Immutable vs Mutable objects in Java

1. Introduction

In Java, objects are categorized based on their ability to be changed after they are created. Objects that cannot be changed after creation are called immutable, while objects that can be changed are known as mutable.

2. Key Points

1. Immutable objects do not allow their state to be modified after they have been created.

2. Mutable objects have fields that can be changed, methods that can alter the state, or both.

3. String objects in Java are immutable, whereas StringBuilder and StringBuffer are mutable.

4. Immutable objects are inherently thread-safe as they cannot be changed after creation.

3. Differences

Immutable Mutable
State cannot be modified after creation. State can be modified after creation.
Typically do not provide setters. Provide setters to change fields.
Are thread-safe by default. May require synchronization to be thread-safe.
Can be good keys for a Map and safe to share between threads. May not be suitable as Map keys if their states change and are not inherently safe to share between threads without proper synchronization.

4. Example

// Example of Immutable object - String
String s = "Hello";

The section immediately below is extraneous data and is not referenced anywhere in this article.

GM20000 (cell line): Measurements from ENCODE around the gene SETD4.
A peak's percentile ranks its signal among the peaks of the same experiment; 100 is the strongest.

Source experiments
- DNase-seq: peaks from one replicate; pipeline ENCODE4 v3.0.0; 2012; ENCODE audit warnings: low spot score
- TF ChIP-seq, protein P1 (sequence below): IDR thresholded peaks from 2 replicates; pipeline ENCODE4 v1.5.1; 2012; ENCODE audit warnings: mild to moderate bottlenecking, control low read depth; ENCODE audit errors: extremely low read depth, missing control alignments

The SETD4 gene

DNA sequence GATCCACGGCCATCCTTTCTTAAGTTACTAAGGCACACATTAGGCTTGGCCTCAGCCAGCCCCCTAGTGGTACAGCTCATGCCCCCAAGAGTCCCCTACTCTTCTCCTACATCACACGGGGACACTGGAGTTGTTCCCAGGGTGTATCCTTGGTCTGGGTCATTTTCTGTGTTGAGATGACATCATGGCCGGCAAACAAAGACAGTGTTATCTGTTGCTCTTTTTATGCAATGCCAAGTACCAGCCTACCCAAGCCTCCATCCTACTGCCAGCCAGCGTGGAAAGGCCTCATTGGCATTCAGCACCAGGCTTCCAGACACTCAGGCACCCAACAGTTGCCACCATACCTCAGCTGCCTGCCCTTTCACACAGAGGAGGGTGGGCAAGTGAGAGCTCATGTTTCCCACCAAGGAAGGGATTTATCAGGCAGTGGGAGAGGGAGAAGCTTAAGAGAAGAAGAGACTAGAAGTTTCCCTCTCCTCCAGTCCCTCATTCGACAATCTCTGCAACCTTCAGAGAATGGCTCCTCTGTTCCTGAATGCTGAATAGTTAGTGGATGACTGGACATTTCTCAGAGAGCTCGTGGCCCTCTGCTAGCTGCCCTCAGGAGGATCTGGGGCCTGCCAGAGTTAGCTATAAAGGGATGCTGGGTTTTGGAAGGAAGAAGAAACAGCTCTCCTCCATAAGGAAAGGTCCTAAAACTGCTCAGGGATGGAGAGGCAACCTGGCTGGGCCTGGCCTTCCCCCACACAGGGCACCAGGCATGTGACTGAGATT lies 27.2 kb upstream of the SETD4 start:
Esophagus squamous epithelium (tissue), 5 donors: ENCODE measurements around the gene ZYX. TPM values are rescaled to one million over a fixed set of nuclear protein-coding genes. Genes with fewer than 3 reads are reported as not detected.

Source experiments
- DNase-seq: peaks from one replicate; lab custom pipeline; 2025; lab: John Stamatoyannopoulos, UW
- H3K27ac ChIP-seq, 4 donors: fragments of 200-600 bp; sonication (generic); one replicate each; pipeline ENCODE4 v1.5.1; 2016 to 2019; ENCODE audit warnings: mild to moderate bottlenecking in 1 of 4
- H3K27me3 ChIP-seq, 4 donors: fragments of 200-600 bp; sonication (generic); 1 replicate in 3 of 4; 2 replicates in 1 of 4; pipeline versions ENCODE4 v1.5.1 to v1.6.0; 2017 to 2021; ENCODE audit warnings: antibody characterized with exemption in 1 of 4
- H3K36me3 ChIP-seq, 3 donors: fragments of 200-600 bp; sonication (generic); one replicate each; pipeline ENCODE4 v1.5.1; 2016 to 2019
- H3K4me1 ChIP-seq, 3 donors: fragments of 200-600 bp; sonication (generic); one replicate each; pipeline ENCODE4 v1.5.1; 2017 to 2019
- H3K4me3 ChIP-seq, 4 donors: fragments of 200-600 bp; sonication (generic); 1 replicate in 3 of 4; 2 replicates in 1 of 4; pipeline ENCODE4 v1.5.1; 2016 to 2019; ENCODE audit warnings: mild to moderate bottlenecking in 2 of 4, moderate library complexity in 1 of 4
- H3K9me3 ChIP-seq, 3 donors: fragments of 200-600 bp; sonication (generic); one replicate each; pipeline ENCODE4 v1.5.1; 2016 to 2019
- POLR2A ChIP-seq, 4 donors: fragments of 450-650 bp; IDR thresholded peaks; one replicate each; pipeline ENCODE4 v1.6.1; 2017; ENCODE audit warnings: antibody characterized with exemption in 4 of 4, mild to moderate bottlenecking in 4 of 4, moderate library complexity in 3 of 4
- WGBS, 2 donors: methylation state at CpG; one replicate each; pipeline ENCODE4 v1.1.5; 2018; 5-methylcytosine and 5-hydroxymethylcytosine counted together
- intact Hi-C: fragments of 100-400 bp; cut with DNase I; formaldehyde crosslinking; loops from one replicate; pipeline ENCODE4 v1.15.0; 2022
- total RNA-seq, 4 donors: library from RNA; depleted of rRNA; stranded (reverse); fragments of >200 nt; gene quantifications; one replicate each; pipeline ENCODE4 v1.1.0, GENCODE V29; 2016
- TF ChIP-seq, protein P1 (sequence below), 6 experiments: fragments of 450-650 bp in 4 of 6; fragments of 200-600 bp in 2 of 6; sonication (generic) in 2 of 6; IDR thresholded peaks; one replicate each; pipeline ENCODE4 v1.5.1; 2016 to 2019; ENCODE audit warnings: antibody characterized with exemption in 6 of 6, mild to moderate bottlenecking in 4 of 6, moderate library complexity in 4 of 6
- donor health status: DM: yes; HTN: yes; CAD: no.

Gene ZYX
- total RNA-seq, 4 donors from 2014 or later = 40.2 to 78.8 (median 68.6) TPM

s.concat(" World"); // This does not change the String referenced by 's'
System.out.println(s); // Will print "Hello"

// Example of Mutable object - StringBuilder
StringBuilder sb = new StringBuilder("Hello");
sb.append(" World"); // This changes the internal state of the StringBuilder object
System.out.println(sb); // Will print "Hello World"


Hello World


1. The String object 's' does not change when concat is called, because Strings are immutable. Any change produces a new String object.

2. The StringBuilder object 'sb' changes its internal state with the append method, showing mutability as it allows changes to its state after creation.

5. When to use?

- Use immutable objects when you need objects that do not change over time, which simplifies development and debugging, and enhances performance by reducing the need for synchronization.

- Mutable objects are useful when you have data that is expected to change frequently or when performance is a concern, such as in high-volume environments where object creation (and subsequent garbage collection) would be too costly.